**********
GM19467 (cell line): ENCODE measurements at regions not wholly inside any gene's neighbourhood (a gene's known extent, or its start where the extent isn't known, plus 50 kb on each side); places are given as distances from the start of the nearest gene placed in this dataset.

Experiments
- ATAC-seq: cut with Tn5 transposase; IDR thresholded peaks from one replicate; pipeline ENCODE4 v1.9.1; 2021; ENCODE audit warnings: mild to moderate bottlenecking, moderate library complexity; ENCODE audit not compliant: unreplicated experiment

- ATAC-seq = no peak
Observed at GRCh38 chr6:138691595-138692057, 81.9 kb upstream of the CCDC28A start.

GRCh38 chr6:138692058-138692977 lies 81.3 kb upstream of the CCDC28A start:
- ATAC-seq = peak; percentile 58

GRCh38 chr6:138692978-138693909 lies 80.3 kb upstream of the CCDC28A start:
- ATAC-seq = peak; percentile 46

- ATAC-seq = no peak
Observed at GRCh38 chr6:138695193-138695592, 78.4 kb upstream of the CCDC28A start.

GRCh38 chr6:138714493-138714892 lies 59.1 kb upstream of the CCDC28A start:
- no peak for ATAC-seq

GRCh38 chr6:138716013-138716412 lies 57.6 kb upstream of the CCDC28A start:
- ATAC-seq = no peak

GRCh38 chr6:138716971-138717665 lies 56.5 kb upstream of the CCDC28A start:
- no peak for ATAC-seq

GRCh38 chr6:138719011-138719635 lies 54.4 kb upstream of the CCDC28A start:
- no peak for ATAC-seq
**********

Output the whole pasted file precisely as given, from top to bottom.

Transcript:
GM19467 (cell line): ENCODE measurements at regions not wholly inside any gene's neighbourhood (a gene's known extent, or its start where the extent isn't known, plus 50 kb on each side); places are given as distances from the start of the nearest gene placed in this dataset.

Experiments
- ATAC-seq: cut with Tn5 transposase; IDR thresholded peaks from one replicate; pipeline ENCODE4 v1.9.1; 2021; ENCODE audit warnings: mild to moderate bottlenecking, moderate library complexity; ENCODE audit not compliant: unreplicated experiment

- ATAC-seq = no peak
Observed at GRCh38 chr6:138691595-138692057, 81.9 kb upstream of the CCDC28A start.

GRCh38 chr6:138692058-138692977 lies 81.3 kb upstream of the CCDC28A start:
- ATAC-seq = peak; percentile 58

GRCh38 chr6:138692978-138693909 lies 80.3 kb upstream of the CCDC28A start:
- ATAC-seq = peak; percentile 46

- ATAC-seq = no peak
Observed at GRCh38 chr6:138695193-138695592, 78.4 kb upstream of the CCDC28A start.

GRCh38 chr6:138714493-138714892 lies 59.1 kb upstream of the CCDC28A start:
- no peak for ATAC-seq

GRCh38 chr6:138716013-138716412 lies 57.6 kb upstream of the CCDC28A start:
- ATAC-seq = no peak

GRCh38 chr6:138716971-138717665 lies 56.5 kb upstream of the CCDC28A start:
- no peak for ATAC-seq

GRCh38 chr6:138719011-138719635 lies 54.4 kb upstream of the CCDC28A start:
- no peak for ATAC-seq